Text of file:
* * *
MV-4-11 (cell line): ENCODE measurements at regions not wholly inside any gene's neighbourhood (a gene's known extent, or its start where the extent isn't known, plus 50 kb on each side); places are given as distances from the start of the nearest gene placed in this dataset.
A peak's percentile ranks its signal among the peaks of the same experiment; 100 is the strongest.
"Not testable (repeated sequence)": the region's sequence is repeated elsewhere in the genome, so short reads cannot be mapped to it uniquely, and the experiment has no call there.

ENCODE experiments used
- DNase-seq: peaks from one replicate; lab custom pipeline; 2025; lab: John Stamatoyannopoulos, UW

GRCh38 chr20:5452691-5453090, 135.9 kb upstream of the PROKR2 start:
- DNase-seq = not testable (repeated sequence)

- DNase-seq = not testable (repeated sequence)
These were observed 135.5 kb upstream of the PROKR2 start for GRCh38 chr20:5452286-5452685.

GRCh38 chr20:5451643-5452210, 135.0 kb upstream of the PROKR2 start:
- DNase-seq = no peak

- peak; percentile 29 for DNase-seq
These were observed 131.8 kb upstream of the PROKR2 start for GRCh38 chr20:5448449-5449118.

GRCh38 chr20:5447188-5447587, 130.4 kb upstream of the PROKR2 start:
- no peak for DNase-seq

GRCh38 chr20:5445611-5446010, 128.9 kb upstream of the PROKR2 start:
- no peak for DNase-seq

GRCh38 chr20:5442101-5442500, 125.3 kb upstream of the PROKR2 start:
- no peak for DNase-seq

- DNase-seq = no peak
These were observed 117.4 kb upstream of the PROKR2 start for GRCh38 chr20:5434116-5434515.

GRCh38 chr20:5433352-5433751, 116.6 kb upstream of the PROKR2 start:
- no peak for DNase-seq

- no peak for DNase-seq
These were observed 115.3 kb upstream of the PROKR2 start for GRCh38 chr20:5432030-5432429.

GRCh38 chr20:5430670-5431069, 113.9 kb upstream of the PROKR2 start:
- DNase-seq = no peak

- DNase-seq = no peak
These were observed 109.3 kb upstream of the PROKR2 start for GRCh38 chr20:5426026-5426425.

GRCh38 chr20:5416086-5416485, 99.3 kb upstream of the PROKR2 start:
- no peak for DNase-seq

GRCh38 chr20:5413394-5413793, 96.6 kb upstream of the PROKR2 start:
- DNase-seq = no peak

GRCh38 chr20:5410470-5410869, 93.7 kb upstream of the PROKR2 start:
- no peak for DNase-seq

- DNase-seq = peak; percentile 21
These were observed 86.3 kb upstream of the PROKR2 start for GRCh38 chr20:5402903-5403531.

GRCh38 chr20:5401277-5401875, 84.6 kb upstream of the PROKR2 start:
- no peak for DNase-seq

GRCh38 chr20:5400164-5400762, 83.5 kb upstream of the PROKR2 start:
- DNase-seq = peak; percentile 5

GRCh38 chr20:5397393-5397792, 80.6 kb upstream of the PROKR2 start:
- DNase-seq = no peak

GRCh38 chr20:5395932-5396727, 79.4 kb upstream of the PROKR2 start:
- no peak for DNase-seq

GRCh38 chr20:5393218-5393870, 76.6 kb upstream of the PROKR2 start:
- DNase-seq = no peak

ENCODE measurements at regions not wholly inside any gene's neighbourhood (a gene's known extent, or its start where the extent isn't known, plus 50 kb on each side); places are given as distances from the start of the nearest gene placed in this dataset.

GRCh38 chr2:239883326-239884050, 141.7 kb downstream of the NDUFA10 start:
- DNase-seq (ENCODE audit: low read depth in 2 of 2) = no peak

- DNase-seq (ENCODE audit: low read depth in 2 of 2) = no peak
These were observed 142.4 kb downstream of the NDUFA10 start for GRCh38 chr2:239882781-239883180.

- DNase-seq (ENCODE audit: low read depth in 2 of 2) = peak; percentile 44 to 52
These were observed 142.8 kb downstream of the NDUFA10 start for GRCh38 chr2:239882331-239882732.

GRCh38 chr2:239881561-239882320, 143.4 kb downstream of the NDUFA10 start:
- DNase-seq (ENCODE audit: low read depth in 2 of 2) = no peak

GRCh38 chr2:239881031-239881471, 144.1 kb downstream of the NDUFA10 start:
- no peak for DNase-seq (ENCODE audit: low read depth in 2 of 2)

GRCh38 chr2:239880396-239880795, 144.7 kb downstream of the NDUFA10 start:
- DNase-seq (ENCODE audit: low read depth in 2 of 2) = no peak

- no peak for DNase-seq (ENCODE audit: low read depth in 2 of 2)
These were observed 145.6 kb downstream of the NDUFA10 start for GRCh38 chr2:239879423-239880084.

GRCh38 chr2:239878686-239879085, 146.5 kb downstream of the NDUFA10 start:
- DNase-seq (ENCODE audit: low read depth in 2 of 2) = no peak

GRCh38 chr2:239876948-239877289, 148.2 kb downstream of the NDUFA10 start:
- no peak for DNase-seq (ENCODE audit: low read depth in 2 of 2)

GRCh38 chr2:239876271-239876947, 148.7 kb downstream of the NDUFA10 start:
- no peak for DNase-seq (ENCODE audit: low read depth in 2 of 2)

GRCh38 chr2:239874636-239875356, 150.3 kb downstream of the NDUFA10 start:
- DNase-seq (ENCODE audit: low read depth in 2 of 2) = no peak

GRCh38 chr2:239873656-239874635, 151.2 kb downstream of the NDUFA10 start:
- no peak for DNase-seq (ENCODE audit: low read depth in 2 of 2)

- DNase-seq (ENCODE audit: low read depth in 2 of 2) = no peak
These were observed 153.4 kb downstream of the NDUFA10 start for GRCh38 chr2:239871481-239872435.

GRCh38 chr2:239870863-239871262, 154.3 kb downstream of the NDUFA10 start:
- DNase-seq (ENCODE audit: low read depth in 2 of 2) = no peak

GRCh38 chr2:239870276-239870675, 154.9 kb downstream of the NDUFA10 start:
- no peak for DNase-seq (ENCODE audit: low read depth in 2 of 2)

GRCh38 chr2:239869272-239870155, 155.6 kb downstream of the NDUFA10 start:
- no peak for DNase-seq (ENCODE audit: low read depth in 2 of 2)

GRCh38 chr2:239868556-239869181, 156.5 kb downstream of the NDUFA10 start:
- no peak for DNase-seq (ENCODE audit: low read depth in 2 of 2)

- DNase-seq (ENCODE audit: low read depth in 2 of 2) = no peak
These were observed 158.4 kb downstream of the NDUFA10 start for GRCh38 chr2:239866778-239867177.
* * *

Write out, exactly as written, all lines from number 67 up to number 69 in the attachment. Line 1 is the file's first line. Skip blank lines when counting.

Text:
GRCh38 chr2:239876271-239876947, 148.7 kb downstream of the NDUFA10 start:
- no peak for DNase-seq (ENCODE audit: low read depth in 2 of 2)

GRCh38 chr2:239874636-239875356, 150.3 kb downstream of the NDUFA10 start: